We stayed an intense and memorable few days at Daku. They would have liked for us to stay longer to see dancing and to teach us tapa cloth making, but we felt the need to move on. Kata was suffering from a painful mouth infection while still managing a household of 10, without the benefit of even a clothes washer! As her guests, we were acutely aware that we were adding to her burden.

Map of Fiji
Kadavu Island is off the beaten path for most cruising sailors. Map by Shannon Cain Tumino

As we departed the beach, tears welled in my eyes and glistened in Epi’s and Kata’s too. Our respective islands are separated by 5,800 miles of ocean. I took solace in that perhaps the next generation of Marretts and Ravonos will meet and continue this story. I left Daku with the hope that cruisers will again experience the magic of this village, and add their names to the yacht log started years ago.

For the rest of our weeklong cruise, Julian slowly reintroduced us to civilization until our final night’s barbecue at Musket Cove, a busy cruisers hangout. Not only was Julian an excellent skipper, he was an astute judge of his clientele’s desires.

A charter was the perfect way to revisit Fiji during this season of my life and share a taste of the cruising life with my family. And, not being responsible for sailing, cooking or provisioning allowed me to fully relax and enjoy the adventure.

Barbara Marrett has been a contributing editor to Cruising World since 1993. Mahina Tiare, Pacific Passages, her and John Neal’s South Pacific adventure book, is now available as an e-book from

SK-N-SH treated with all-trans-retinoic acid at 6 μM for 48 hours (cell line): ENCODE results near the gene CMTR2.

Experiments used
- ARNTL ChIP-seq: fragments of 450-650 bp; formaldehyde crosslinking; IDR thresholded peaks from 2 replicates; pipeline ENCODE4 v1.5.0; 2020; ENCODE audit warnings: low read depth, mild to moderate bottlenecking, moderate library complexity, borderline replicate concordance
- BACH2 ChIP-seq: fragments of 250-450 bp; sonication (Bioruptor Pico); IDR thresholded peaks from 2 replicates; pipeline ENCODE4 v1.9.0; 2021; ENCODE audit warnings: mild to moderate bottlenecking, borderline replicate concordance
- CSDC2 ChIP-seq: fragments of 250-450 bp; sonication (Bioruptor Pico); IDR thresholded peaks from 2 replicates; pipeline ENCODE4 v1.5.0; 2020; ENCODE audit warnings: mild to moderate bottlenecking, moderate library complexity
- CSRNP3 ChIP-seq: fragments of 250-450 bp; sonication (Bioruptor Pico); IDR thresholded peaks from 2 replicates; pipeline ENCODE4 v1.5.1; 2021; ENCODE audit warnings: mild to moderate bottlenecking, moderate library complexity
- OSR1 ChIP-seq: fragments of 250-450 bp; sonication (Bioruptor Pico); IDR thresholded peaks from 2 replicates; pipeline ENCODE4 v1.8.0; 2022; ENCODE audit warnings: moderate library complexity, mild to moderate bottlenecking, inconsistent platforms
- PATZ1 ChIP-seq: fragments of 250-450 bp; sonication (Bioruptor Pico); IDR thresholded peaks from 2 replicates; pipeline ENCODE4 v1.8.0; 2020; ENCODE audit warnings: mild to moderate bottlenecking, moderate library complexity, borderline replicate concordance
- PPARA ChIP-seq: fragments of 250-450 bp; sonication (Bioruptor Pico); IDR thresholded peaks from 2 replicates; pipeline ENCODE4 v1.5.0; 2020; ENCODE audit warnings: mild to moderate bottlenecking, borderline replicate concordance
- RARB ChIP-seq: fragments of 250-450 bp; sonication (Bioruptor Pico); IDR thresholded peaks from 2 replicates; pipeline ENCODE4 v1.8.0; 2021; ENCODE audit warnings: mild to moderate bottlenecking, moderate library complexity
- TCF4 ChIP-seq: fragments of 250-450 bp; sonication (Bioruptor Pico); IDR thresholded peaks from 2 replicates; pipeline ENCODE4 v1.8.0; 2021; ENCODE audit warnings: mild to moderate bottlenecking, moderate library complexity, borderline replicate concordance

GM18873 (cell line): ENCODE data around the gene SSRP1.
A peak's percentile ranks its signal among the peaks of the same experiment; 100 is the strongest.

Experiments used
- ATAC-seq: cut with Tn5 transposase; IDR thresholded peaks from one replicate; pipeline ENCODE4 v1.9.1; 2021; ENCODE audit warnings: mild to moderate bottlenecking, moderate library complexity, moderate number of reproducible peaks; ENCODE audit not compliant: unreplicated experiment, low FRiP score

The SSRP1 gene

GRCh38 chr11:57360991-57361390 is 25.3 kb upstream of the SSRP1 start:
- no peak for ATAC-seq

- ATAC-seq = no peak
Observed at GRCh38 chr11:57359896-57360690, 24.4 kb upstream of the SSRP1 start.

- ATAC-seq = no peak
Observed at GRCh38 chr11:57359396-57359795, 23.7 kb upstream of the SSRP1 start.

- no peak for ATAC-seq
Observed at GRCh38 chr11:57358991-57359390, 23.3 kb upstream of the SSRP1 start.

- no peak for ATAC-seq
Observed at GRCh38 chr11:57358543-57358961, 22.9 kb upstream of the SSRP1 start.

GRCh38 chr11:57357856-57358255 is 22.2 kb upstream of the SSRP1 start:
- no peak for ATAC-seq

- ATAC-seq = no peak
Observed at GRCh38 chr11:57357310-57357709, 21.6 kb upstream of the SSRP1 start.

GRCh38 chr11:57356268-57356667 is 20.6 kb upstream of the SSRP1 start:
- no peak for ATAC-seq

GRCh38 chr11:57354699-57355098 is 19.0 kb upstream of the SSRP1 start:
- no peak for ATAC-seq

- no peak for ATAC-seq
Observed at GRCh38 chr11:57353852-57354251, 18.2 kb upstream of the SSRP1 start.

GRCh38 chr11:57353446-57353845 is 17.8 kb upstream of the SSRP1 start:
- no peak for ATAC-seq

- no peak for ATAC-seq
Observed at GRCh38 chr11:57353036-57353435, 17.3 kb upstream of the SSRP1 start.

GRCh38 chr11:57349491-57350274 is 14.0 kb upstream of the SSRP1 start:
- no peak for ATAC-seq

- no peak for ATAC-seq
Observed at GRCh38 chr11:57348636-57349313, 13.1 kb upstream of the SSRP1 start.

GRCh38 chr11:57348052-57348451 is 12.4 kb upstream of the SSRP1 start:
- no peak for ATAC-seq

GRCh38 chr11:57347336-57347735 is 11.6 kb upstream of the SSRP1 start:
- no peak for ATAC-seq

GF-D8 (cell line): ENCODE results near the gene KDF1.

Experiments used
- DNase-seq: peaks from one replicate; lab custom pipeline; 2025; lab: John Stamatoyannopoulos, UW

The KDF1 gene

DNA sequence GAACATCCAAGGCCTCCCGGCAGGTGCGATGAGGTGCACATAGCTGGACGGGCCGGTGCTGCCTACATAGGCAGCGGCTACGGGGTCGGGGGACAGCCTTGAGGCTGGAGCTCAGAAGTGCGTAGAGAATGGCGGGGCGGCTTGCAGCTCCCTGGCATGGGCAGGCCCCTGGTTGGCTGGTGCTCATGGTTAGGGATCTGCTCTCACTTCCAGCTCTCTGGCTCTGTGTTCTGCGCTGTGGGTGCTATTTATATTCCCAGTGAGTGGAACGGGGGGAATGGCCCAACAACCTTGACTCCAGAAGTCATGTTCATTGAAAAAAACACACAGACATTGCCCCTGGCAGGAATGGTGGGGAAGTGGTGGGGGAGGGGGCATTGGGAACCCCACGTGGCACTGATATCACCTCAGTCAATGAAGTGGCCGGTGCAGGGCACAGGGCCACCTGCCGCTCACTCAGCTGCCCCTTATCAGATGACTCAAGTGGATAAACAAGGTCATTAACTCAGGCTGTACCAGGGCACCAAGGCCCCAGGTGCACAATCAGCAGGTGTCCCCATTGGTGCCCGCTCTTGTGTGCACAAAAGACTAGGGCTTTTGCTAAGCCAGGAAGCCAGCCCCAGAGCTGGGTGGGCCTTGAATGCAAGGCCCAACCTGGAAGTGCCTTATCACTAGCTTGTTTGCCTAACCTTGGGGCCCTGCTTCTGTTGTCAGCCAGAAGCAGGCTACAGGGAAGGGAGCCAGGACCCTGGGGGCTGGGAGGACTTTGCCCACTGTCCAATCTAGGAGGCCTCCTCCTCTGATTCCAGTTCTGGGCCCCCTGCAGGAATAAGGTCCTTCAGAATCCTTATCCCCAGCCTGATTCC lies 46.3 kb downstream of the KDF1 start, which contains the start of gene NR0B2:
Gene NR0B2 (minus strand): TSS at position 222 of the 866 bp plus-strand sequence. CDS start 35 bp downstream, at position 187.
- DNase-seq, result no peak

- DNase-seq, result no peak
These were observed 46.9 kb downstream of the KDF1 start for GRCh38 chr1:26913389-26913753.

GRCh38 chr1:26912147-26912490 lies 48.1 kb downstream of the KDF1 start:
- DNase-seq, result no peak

Why Charter in Fiji?

Taxis, crewed charters, provisions and fine-quality native carvings and crafts are more affordable in Fiji than in French Polynesia or the Caribbean. The reefs in general are in good shape, other than the recent isolated damage from 2016’s cyclone Winston, and ­provide world-renowned snorkeling and scuba diving just over the side of your boat. Fiji offers incredible variety — you’ll find lush mountains with rivers and waterfalls; deserted coral islands and semi-sophisticated towns; and good shopping, museums, a university, ornate ­Hindu temples and exotic East Indian restaurants. The culture is more intact than most tropical cruising areas, and it’s possible to see the ­traditional way of living among very friendly people.


The best time to visit Fiji is May to November, when the southeast trade winds blow, ­making it cooler and drier than the summer months and avoiding cyclone season. Pick up a free Mariners Guide to Fiji at any marina; it’s updated annually. Find it online at